June 15, 2017
The Department of Homeland Security rescinded the Deferred Action for Parents of Americans and Lawful Permanent Residents (“DAPA”) policy of the prior administration. The memo announcing the change can be accessed at https://www.dhs.gov/news/2017/06/15/rescission-memorandum-providing-deferred-action-parents-americans-and-lawful and FAQs are available at https://www.dhs.gov/news/2017/06/15/frequently-asked-questions-rescission-memorandum-providing-deferred-action-parents. DAPA was challenged in court shortly after it was originally announced and has never been implemented. The FAQs above specifically state that the rescission does not affect the separate Deferred Action for Childhood Arrivals (“DACA”) policy, and that DACA recipients are eligible to renew their status. (Note: on September 5, 2017, the U.S. Department of Justice announced that the DACA program will be rescinded as of March 5, 2018. See President Martin's response.)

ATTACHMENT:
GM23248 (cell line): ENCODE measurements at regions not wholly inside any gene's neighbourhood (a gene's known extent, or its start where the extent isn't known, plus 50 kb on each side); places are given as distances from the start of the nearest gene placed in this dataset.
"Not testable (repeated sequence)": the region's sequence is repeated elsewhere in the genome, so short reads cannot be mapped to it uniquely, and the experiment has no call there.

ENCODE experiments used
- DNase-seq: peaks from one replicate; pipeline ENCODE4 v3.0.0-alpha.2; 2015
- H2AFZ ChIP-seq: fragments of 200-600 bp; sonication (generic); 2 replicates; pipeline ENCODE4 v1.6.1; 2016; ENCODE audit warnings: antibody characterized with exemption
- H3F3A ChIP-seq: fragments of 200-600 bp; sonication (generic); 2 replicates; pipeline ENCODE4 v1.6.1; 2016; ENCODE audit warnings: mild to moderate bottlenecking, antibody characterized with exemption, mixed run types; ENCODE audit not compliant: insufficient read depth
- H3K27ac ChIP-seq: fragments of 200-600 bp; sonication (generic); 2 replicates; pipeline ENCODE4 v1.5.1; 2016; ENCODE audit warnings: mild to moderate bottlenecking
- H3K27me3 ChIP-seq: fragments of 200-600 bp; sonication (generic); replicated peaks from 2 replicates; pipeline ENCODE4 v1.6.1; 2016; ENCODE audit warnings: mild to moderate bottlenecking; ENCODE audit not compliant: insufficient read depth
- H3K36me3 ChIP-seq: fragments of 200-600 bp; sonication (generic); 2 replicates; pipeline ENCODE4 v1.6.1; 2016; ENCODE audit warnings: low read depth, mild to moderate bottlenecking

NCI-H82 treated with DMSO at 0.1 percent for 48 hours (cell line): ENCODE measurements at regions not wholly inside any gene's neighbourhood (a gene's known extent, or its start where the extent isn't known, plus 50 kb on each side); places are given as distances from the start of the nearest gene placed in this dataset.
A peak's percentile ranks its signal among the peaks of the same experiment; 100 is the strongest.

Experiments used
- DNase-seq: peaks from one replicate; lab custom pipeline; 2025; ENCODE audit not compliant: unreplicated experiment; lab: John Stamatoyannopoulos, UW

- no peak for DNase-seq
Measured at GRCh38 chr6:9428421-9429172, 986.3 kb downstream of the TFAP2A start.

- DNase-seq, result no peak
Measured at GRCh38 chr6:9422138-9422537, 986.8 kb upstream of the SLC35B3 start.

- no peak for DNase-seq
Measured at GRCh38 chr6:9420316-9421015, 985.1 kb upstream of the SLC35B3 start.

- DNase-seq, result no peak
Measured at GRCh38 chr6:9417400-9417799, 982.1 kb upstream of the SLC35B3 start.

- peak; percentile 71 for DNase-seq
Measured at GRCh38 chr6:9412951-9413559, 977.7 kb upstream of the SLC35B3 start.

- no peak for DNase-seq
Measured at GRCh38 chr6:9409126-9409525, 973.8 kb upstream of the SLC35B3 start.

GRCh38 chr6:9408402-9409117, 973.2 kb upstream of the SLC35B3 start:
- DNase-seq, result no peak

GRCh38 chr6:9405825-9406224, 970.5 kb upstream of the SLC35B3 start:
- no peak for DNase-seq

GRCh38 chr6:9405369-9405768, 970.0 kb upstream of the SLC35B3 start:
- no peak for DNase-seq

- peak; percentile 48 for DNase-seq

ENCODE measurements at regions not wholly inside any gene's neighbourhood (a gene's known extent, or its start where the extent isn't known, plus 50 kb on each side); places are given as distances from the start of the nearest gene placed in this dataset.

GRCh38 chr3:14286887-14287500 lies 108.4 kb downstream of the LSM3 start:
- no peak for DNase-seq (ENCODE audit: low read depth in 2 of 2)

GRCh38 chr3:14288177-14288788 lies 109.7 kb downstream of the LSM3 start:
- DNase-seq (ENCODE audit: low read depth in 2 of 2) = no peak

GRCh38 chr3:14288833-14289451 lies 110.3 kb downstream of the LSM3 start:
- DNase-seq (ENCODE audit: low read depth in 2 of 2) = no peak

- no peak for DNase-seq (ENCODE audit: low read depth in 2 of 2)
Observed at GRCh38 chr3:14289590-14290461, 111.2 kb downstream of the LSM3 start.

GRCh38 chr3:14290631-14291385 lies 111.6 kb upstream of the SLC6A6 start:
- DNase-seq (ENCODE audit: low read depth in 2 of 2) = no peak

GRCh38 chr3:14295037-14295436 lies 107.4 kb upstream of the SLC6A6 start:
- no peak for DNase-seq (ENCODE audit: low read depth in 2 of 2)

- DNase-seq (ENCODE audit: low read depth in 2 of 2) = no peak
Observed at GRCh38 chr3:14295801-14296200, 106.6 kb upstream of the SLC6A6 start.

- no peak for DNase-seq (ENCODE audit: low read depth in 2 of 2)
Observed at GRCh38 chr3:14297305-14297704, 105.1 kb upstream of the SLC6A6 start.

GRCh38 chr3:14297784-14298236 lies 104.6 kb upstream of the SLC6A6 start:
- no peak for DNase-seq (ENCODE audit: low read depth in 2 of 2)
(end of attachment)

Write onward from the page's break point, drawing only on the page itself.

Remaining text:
June 12, 2017
The 9th Circuit Court of Appeals unanimously upheld the preliminary injunction prohibiting the enforcement of the provisions of the executive order that 1) restrict entry into the U.S. of people from six designated countries; 2) suspend refugee admissions; and 3) impose a cap on the number of refugee admissions.
May 25, 2017
The 4th Circuit Court of Appeals upheld the preliminary injunction prohibiting the enforcement of the provision of the executive order that restricts entry into the U.S. of people from six designated countries.
March 16, 2017
A federal judge in Maryland issued a nation-wide preliminary injunction temporarily halting the enforcement of the portion of the new executive order that prevents certain nationals from six countries from entering the U.S.
March 15, 2017
A federal judge in Hawaii issued a nation-wide temporary restraining order preventing President Trump’s new travel ban executive order from taking effect on March 16, 2017. The judge’s ruling temporarily blocks the provisions of the ban that prevent certain nationals from six countries from entering the U.S. and that suspend the refugee program. President Trump has announced his intent to appeal the decision.
March 6, 2017